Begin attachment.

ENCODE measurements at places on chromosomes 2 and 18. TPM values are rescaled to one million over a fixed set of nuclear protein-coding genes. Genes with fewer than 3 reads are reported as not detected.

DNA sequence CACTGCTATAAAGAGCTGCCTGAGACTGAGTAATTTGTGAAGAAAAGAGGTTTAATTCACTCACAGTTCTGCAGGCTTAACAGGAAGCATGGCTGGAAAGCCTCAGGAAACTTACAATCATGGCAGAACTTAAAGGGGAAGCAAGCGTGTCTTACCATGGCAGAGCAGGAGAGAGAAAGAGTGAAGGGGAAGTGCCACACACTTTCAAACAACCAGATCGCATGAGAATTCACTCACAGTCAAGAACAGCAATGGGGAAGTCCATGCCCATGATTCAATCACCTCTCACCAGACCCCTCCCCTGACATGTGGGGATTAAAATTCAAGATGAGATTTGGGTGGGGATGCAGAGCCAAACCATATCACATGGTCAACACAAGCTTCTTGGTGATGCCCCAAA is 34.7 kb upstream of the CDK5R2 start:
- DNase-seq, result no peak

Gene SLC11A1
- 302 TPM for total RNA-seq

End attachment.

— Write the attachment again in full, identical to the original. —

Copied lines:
ENCODE measurements at places on chromosomes 2 and 18. TPM values are rescaled to one million over a fixed set of nuclear protein-coding genes. Genes with fewer than 3 reads are reported as not detected.

DNA sequence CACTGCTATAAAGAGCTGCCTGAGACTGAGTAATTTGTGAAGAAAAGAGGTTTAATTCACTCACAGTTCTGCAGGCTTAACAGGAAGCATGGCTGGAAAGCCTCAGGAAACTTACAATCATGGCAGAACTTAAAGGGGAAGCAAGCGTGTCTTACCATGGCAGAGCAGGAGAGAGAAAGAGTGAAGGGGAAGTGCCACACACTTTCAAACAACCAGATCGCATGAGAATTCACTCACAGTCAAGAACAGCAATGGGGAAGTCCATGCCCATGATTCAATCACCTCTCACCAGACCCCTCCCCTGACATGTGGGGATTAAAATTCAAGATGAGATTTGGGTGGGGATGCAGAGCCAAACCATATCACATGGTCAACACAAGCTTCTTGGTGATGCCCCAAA is 34.7 kb upstream of the CDK5R2 start:
- DNase-seq, result no peak

Gene SLC11A1
- 302 TPM for total RNA-seq